Newswise — Alcohol researchers have long known that excessive drinking can cause detrimental changes in cardiovascular functioning. Recent advances in technologies can facilitate data collection that identifies altered cardiovascular functioning even before a diagnosis of cardiovascular disease. These results and others will be shared at the 44th annual scientific meeting of the Research Society on Alcoholism (RSA), which will be held virtually this year from the 19th - 23rd of June 2021 due to the COVID-19 pandemic.

“Real-world smartphone surveys and passive physiological monitoring are powerful tools for gathering data as close as possible to where people are experiencing something,” said Stephanie Wemm, associate research scientist at Yale School of Medicine. “This data collection might prove to be a valuable tool for identifying when a person is most at risk for excessive alcohol use.” Wemm will discuss her findings at the virtual RSA meeting on 20 June 2021.

Wemm explained that these technologies can provide benefits to both patients and researchers. “From the patient’s perspective, advances in technology have increased access to resources,” she said. “It is easier for patients to find platforms for tracking their drinking, finding providers, accessing treatment resources, as well as where to find an AA meeting. From the researcher’s perspective, it allows us to access patients’ real-world experiences. This means that researchers can obtain richer data about how effective different treatments – including psychotherapy and medications – are at improving participants’ lives.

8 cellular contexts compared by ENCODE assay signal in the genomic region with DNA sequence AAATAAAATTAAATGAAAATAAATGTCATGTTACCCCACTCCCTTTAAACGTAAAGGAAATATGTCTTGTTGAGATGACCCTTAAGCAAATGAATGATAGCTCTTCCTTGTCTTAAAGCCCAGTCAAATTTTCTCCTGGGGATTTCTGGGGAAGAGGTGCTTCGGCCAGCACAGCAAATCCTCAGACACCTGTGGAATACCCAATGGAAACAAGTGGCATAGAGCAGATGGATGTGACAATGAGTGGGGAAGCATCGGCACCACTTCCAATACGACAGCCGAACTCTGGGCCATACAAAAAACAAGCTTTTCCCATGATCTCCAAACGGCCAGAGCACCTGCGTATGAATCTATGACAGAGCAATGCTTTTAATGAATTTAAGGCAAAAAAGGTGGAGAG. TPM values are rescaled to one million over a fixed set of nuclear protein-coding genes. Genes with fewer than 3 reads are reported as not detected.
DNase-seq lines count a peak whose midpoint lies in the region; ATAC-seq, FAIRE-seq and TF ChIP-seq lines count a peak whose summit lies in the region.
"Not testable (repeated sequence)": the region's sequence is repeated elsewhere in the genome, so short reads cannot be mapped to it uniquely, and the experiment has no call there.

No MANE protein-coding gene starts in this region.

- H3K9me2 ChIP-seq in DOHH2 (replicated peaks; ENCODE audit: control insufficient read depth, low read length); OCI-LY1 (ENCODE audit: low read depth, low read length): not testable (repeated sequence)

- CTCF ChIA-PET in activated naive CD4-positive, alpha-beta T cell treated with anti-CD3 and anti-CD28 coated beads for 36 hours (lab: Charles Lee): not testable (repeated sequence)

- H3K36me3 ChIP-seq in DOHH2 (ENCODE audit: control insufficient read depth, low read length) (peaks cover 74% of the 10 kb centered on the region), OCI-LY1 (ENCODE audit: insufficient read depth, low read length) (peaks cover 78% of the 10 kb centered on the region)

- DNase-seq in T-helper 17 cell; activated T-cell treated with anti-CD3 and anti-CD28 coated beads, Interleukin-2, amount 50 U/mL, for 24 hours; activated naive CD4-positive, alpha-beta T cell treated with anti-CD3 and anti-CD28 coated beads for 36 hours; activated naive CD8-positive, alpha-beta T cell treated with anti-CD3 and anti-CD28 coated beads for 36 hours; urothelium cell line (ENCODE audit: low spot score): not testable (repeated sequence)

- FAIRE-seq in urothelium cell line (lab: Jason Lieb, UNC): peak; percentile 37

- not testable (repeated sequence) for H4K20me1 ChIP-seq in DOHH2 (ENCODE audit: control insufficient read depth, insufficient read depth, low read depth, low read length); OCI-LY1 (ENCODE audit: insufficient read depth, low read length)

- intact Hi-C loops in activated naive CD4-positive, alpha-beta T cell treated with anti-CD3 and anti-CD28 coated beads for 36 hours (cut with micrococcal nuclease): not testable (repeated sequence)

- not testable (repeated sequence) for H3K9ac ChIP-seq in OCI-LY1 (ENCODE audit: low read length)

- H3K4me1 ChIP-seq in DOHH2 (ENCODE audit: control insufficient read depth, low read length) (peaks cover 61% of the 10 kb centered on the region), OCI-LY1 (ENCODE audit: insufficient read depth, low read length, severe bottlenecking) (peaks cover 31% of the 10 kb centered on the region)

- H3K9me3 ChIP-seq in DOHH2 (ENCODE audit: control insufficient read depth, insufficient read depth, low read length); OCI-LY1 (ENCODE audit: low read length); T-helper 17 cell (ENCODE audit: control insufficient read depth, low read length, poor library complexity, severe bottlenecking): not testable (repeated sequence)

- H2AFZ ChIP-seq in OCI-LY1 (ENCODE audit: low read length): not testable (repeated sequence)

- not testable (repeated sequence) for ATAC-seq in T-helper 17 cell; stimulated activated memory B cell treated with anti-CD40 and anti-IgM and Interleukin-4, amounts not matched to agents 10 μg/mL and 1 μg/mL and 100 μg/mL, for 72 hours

Wemm’ study used electronic daily diaries, mobile phone surveys, and passive physiological monitoring of heart rates to track recovery and relapse in individuals with an alcohol use disorder (AUD). “Our pilot study findings suggest that individuals with AUDs are displaying altered cardiovascular functioning even before being diagnosed with any type of cardiovascular disease, and that it is impacting their sleep pattern among other symptoms,” she said. “Not only can this type of data collection help identify what findings from laboratory studies are reflected in daily life, but combined smartphone and passive physiological monitoring during early treatment for AUDs can identify novel treatment targets and assess if our treatments are working in the way that we would expect.”

Wemm added that most participants were happy to use smartphones as part of their study participation. In fact, it was easier for them to complete the daily diaries and phone surveys rather than trying to remember what they had done during the previous week. “These data show that people would be receptive to using technologies in the real world even outside of research,” she said.

Another benefit of advancing technology is that passive physiological monitoring is becoming easier and easier, said Wemm. “People are already using different devices that track steps and moment-to-moment heart rates, like Fitbits or Apple watches. Before, collecting data about physiological responses was almost exclusively limited to the laboratory. While a laboratory is useful to control many different things that could potentially change how a person responds to a given stimulus, these controls might not reflect what occurs during a person’s day-to-day life. The ability to collect real-world physiological monitoring with smartphone surveys essentially unlocks this black box.”